This fear isn’t just a security threat in the United States or the United Kingdom. It’s also a palpable privacy threat for Somalis living in the West. The NYPD has already made infiltrating suspect demographic groups (read: Muslim) part of its post-9/11 counterterrorism M.O. The Somali diaspora is concerned it will be unfairly targeted by the U.S. or U.K. government, get excessive attention from the FBI or the U.K. Home Office, or be socially alienated of Western society, according to Felbab-Brown. In short, greater attention to Shabab could mean greater attention to normal, law-abiding Somalis living in the West. And if you want to create a mass of young, poorly integrated Somali men, that’s surely one way to do it.
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Before we get to the specifics of this exposé about escorts working the Iowa and New Hampshire primary crowds, let’s get three things out of the way: 1.) It’s from Cosmopolitan; 2.) most of the women quoted use fake (if colorful) names; and 3.) again, it’s from Cosmopolitan. That said, here’s what we learned:
- Business was booming: one escort who says she typically gets two inquiries a weekend got 15 requests in the pre-primary weekend.
- Their primary season clientele is a bit older than normal—”40s through mid-60s, compared with mostly twentysomething regulars” and “they’ve clearly done this before.”
- They seemed more nervous than other clients, because “the stakes are higher when you’re working for a possible future president” but “all practiced impeccable manners.”
- One escort “typically enjoy[s] the company of Democrats more, just because I feel like our views line up a lot more.”
No matter where you stand on mandating companies to include a backdoor in encryption technologies, it doesn’t make sense to allow that decision to be made on a state level. “The problem with state-level legislation of this nature is that it manages to be both wildly impractical and entirely unenforceable,” writes Brian Barrett at Wired. There is a solution to this problem. “California Congressman Ted Lieu has introduced the ‘Ensuring National Constitutional Rights for Your Private Telecommunications Act of 2016,’ which we’ll call ENCRYPT. It’s a short, straightforward bill with a simple aim: to preempt states from attempting to implement their own anti-encryption policies at a state level.”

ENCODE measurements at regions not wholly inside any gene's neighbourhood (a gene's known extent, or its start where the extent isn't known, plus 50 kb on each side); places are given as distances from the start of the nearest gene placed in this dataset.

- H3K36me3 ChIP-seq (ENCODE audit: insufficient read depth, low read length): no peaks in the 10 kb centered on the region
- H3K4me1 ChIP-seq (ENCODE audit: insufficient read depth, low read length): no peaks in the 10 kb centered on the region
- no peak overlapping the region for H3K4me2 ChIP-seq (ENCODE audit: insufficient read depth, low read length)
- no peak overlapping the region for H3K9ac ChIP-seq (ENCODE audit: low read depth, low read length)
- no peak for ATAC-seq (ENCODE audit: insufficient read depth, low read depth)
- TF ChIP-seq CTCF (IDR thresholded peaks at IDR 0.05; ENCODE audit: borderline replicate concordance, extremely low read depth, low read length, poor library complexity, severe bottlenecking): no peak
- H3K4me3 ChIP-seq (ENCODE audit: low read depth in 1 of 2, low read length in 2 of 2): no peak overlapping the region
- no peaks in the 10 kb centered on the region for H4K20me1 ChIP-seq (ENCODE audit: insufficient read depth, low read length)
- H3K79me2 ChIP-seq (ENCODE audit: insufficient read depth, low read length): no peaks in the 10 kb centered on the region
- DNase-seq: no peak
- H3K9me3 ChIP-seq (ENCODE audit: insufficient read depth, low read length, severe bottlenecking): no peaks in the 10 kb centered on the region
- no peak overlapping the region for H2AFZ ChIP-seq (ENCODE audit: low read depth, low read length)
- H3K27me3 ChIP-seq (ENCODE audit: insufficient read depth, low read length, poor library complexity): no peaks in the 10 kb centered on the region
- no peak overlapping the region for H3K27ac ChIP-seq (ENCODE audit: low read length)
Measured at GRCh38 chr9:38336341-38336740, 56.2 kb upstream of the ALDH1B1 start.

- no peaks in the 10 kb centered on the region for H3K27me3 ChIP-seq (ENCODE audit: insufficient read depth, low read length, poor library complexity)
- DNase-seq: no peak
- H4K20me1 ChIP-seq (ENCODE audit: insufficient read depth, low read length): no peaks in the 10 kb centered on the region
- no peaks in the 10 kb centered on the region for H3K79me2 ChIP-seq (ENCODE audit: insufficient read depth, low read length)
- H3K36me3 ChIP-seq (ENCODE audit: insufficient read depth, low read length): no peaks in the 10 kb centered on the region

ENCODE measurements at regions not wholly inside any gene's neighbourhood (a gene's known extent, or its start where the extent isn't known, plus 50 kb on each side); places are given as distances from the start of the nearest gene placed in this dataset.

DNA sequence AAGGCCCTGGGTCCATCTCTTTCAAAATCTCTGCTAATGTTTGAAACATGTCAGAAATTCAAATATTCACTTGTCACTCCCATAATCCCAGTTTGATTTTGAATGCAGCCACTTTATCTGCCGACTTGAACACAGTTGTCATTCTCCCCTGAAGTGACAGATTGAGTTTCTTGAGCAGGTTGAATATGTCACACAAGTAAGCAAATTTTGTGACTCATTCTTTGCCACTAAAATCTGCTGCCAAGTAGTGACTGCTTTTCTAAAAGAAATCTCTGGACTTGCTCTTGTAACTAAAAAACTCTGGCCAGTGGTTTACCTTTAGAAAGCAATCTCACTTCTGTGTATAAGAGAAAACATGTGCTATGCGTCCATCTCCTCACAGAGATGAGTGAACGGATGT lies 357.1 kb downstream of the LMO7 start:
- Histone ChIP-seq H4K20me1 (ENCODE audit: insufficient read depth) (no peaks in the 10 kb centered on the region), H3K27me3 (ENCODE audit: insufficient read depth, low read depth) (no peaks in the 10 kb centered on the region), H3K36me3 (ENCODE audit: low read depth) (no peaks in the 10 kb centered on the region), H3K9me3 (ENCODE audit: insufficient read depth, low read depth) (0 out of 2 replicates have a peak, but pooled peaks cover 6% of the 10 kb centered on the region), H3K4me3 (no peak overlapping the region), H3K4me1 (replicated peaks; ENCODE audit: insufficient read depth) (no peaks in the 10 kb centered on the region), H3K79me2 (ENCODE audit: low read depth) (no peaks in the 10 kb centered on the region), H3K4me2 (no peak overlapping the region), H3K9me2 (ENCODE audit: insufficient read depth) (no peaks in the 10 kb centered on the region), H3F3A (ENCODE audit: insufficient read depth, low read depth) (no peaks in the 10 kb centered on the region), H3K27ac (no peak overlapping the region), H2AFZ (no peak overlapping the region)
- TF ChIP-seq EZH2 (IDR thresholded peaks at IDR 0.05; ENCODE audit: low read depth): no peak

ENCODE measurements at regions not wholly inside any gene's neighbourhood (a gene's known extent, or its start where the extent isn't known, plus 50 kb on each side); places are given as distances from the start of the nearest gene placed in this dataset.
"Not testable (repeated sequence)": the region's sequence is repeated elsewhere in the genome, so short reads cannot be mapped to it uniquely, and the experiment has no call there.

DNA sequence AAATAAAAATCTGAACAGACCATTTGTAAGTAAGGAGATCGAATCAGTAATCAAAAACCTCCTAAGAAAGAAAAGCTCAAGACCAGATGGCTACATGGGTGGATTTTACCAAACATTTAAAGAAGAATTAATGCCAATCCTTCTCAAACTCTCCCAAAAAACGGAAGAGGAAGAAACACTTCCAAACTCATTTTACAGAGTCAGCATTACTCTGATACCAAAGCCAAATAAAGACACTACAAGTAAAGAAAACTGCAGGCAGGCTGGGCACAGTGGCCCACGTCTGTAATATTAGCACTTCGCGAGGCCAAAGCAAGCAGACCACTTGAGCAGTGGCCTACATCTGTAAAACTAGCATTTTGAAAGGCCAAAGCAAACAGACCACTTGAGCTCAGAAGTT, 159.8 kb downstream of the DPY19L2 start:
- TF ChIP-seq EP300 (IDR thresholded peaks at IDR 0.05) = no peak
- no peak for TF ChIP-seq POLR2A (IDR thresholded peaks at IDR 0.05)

Much has been made of David Brooks’s recent New York Times column, in which confesses to missing already the civility and humanity of Barack Obama, compared to who might take his place. In NewYorker.com, Jeffrey Frank reminds us how critical such attributes are to foreign policy. “It’s hard to imagine Kennedy so casually referring to the leader of Russia as a gangster or a thug. For that matter, it’s hard to imagine any president comparing the Russian leader to Hitler [as] Hillary Clinton did at a private fund-raiser. … Kennedy, who always worried that miscalculation could lead to war, paid close attention to the language of diplomacy.”
The New Covenant. The Third Way. The Democratic Leadership Council style. Call it what you will, but whatever centrist triangulation Bill Clinton embraced in 1992, Hillary Clinton wants no part of it in 2016. Writing for Bloomberg, Sasha Issenberg and Margaret Talev explore how Hillary’s campaign has “diverged pointedly” from what made Bill so successful: “For Hillary to survive, Clintonism had to die.” Bill’s positions in 1992—from capital punishment to free trade—“represented a carefully calibrated diversion from the liberal orthodoxy of the previous decade.” But in New Hampshire, Hillary “worked to juggle nostalgia for past Clinton primary campaigns in the state with the fact that the Bill of 1992 or the Hillary of 2008 would likely be a marginal figure within today’s Democratic politics.”
At first, “it was pleasant” to see Trevor Noah “smiling away and deeply dimpling in the Stewart seat, the seat that had lately grown gray hairs,” writes The Atlantic‘s James Parker in assessing the new host of the once-indispensable Daily Show. But where Jon Stewart was a heavyweight, Noah is “a very able lightweight, [who] needs time too. But he won’t get any. As a culture, we’re not about to nurture this talent, to give it room to grow. Our patience was exhausted long ago, by some other guy. We’re going to pass judgment and move on. There’s a reason Simon Cowell is so rich. Impress us today or get thee hence. So it comes to this: It’s now or never, Trevor.”